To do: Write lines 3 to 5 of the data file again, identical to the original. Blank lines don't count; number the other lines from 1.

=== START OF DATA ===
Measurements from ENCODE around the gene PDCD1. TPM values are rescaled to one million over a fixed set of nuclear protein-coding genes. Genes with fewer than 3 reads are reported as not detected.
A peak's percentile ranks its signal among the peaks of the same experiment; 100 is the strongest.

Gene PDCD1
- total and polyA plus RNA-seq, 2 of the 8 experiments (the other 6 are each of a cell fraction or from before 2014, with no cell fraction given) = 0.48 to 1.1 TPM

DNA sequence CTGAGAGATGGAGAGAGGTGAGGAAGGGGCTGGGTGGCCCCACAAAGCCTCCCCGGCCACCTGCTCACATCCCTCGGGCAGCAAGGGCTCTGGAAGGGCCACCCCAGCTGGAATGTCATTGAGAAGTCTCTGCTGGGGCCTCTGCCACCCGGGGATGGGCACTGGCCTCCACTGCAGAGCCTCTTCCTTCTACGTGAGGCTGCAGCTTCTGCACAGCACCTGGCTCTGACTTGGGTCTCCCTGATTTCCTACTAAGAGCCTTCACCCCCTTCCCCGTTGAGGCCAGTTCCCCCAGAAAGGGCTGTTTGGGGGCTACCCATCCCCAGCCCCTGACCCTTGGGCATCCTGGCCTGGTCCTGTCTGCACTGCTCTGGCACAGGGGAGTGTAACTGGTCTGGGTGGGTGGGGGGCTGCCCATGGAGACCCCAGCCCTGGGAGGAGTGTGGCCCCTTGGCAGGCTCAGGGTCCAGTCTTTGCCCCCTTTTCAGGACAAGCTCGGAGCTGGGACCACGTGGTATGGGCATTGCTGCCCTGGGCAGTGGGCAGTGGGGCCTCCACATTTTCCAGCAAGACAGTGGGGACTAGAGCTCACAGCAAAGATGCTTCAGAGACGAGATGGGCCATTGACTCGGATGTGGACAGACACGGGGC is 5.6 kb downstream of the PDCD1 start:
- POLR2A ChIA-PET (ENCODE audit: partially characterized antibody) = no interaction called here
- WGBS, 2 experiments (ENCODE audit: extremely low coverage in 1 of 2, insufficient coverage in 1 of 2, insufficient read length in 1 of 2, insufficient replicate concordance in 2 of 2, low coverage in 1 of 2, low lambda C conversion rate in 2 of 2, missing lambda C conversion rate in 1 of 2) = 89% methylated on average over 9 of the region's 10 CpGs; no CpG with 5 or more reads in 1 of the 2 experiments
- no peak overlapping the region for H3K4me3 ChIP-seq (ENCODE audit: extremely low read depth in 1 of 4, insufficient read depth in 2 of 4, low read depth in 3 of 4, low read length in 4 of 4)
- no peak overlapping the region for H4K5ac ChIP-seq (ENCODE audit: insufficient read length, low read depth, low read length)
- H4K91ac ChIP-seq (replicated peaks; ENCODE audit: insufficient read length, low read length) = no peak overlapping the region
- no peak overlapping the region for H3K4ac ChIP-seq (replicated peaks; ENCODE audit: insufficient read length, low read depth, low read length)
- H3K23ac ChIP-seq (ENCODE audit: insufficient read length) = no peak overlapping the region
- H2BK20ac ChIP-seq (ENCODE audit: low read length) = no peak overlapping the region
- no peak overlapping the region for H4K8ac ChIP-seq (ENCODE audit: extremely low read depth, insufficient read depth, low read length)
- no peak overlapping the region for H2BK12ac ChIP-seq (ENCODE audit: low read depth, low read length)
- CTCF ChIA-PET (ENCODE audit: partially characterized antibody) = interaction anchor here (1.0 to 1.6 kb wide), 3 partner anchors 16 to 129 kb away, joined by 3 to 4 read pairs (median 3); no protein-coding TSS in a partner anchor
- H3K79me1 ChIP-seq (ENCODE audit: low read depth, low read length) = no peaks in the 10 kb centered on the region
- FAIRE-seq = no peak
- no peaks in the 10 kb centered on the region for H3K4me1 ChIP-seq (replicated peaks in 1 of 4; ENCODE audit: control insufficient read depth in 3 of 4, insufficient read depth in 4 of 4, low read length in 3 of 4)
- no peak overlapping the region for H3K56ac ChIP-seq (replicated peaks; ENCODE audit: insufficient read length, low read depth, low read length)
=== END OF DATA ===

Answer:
Gene PDCD1
- total and polyA plus RNA-seq, 2 of the 8 experiments (the other 6 are each of a cell fraction or from before 2014, with no cell fraction given) = 0.48 to 1.1 TPM

DNA sequence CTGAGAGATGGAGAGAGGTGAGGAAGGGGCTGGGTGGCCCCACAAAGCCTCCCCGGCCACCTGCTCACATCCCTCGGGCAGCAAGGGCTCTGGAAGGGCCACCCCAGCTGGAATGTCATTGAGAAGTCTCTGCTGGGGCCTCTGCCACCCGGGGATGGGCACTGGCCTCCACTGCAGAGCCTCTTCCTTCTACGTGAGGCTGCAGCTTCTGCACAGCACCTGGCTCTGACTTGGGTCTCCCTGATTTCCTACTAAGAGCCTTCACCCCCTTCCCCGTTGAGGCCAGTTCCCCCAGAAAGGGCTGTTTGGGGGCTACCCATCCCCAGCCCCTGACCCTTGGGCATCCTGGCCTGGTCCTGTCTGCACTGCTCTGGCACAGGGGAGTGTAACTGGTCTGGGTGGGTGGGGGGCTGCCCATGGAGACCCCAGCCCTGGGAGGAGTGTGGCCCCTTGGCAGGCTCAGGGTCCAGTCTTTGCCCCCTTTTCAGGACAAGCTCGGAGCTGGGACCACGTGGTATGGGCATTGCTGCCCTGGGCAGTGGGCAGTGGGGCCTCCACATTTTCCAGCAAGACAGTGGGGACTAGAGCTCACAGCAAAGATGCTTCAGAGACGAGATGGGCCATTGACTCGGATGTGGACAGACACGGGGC is 5.6 kb downstream of the PDCD1 start: